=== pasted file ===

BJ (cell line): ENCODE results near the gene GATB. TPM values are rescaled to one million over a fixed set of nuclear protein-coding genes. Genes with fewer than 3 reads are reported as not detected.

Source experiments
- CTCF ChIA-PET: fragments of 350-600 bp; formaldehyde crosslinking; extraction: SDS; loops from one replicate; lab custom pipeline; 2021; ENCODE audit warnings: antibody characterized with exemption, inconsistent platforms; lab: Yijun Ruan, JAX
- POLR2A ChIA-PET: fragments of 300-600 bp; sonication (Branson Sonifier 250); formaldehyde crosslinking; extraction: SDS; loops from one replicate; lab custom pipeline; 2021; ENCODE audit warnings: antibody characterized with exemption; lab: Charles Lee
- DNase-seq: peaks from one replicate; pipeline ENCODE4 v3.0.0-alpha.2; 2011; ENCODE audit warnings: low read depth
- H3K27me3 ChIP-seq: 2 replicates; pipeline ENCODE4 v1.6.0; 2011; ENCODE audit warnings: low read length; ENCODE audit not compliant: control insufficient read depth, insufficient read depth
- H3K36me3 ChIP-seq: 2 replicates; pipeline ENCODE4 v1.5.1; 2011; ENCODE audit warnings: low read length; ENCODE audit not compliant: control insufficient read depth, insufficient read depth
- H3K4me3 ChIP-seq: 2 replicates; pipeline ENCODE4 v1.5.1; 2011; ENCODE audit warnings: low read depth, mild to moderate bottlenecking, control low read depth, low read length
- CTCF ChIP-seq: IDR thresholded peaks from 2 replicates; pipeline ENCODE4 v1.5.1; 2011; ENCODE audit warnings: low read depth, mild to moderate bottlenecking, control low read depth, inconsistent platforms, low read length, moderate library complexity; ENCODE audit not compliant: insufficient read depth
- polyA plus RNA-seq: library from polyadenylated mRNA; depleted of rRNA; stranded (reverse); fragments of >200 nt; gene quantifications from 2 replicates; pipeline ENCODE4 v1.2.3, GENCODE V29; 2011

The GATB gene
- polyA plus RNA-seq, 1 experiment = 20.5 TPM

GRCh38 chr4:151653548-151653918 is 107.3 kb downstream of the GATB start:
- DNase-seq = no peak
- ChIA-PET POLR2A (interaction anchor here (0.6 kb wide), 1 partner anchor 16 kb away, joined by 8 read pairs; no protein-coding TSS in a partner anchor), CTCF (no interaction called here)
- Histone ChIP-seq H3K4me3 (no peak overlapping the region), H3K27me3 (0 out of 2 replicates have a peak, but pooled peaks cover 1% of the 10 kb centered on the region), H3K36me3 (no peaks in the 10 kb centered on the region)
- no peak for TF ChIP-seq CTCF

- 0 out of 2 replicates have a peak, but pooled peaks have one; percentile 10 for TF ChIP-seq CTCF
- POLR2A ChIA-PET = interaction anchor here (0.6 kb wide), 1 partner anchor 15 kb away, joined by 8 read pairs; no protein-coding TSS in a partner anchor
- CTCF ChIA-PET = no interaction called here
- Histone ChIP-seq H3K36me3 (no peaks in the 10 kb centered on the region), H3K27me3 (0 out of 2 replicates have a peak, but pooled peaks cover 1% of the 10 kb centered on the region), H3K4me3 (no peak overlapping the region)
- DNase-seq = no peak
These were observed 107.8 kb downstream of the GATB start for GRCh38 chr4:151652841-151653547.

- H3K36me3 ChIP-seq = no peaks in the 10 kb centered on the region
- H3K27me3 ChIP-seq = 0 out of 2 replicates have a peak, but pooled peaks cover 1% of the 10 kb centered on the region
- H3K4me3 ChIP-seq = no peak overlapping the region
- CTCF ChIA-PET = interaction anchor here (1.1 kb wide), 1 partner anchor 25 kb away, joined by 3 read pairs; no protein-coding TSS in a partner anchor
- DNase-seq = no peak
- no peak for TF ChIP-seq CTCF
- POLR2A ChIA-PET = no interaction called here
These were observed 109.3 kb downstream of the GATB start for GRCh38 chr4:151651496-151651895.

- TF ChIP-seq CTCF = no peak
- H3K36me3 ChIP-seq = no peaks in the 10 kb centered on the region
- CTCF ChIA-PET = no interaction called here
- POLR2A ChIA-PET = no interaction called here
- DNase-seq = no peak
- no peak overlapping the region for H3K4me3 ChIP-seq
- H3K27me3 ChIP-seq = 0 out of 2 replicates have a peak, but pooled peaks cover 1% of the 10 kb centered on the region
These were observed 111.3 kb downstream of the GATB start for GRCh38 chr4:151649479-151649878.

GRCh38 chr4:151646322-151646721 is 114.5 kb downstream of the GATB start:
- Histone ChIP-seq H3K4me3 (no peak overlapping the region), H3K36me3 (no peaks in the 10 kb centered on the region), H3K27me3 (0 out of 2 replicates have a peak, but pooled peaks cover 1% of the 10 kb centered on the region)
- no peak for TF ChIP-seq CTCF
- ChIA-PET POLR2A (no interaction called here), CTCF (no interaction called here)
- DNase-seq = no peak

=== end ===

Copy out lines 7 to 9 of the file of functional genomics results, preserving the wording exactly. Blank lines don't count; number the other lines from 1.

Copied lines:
- H3K36me3 ChIP-seq: 2 replicates; pipeline ENCODE4 v1.5.1; 2011; ENCODE audit warnings: low read length; ENCODE audit not compliant: control insufficient read depth, insufficient read depth
- H3K4me3 ChIP-seq: 2 replicates; pipeline ENCODE4 v1.5.1; 2011; ENCODE audit warnings: low read depth, mild to moderate bottlenecking, control low read depth, low read length
- CTCF ChIP-seq: IDR thresholded peaks from 2 replicates; pipeline ENCODE4 v1.5.1; 2011; ENCODE audit warnings: low read depth, mild to moderate bottlenecking, control low read depth, inconsistent platforms, low read length, moderate library complexity; ENCODE audit not compliant: insufficient read depth